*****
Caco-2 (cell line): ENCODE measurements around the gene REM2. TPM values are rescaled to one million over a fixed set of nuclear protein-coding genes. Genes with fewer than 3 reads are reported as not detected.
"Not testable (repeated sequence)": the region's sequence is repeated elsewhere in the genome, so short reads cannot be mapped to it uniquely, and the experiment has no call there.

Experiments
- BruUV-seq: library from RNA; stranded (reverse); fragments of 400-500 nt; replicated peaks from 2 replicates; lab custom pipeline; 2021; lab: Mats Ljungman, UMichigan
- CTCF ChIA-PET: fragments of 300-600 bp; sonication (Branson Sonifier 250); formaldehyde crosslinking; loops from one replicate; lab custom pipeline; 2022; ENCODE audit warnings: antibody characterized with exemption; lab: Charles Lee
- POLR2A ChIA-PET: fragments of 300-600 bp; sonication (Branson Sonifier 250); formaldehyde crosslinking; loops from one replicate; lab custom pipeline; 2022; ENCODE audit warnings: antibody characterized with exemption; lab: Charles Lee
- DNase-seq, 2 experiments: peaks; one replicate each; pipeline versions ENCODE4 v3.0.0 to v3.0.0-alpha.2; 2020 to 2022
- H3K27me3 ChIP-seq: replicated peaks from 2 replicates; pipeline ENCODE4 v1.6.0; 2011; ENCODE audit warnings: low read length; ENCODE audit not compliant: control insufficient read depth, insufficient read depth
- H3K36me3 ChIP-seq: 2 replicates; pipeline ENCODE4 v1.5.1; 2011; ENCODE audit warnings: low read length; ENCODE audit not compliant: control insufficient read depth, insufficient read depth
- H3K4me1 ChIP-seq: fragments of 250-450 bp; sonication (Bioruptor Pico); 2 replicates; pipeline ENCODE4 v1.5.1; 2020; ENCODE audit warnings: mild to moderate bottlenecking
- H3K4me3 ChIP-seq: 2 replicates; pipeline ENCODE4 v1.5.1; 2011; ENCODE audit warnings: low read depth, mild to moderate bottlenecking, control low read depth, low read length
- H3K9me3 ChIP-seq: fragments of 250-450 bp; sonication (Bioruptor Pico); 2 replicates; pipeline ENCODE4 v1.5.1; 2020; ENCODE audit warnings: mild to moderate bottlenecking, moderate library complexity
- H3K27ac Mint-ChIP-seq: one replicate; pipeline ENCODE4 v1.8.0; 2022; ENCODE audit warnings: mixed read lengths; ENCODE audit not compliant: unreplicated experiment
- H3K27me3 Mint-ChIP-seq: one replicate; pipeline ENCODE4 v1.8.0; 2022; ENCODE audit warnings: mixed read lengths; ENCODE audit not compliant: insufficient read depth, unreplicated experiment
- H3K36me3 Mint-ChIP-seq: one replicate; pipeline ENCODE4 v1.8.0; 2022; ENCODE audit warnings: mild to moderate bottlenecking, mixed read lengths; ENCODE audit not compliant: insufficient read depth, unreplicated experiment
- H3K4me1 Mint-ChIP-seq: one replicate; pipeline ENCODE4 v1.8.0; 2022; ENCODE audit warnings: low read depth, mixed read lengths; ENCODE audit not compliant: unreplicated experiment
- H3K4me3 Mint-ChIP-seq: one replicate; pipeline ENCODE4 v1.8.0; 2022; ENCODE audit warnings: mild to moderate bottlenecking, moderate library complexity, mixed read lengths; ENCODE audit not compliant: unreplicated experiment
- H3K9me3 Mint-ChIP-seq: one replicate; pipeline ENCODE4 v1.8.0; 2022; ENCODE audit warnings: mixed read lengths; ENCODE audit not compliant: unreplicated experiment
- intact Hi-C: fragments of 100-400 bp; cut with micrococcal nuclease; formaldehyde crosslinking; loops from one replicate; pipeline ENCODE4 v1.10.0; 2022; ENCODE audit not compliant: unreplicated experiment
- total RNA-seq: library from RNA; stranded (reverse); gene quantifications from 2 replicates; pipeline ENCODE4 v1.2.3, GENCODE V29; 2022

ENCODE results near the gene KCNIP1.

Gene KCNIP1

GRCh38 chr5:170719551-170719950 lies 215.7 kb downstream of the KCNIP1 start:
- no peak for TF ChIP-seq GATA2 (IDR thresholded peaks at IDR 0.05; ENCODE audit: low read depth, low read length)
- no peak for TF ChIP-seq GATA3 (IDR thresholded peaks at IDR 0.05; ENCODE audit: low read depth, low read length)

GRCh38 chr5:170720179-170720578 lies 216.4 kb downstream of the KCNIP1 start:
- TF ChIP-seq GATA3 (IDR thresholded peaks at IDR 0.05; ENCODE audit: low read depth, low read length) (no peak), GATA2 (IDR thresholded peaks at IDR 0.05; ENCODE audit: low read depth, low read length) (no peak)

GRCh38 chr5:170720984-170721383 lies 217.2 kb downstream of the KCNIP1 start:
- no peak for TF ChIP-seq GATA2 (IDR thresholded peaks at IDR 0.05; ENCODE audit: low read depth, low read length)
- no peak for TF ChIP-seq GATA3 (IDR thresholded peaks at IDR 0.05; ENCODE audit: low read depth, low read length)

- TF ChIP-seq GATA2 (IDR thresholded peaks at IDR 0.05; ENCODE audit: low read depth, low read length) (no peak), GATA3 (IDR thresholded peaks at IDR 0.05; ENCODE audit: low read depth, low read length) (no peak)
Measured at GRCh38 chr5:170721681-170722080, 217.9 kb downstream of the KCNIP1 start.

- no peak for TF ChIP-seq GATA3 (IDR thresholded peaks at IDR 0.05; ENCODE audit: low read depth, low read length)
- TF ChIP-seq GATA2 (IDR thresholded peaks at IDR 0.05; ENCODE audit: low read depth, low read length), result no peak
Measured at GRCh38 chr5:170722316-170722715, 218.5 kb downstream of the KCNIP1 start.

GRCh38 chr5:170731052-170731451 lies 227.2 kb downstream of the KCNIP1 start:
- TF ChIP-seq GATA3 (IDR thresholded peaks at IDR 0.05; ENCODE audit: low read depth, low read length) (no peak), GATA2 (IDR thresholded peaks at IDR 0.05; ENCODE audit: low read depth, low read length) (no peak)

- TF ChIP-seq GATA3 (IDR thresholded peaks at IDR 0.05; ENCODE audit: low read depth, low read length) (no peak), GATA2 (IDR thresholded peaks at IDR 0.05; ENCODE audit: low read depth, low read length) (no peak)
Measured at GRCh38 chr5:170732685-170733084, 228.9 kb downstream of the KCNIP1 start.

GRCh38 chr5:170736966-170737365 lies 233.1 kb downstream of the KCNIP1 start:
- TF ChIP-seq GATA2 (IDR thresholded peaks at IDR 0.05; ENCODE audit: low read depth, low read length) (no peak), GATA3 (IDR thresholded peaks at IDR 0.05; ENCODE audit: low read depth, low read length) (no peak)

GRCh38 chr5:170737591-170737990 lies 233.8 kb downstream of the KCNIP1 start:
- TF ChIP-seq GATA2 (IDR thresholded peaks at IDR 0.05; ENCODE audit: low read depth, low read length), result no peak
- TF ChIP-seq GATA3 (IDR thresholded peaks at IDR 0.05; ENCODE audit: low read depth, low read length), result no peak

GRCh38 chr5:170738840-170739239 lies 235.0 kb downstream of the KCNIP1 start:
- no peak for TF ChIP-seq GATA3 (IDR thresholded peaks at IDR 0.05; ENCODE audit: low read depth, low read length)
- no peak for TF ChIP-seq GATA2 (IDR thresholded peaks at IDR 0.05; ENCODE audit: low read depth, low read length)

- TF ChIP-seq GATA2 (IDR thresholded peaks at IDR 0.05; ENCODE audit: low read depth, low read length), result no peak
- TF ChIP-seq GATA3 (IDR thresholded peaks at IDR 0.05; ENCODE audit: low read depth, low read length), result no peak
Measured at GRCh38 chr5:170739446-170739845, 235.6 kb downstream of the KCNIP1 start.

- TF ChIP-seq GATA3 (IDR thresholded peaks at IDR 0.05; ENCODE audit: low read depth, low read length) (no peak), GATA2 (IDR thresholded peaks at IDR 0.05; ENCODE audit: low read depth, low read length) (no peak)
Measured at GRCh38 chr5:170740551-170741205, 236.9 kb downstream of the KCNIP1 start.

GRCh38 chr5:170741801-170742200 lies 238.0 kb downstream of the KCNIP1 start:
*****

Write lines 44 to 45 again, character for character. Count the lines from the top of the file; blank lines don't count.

- TF ChIP-seq GATA3 (IDR thresholded peaks at IDR 0.05; ENCODE audit: low read depth, low read length), result no peak

GRCh38 chr5:170738840-170739239 lies 235.0 kb downstream of the KCNIP1 start: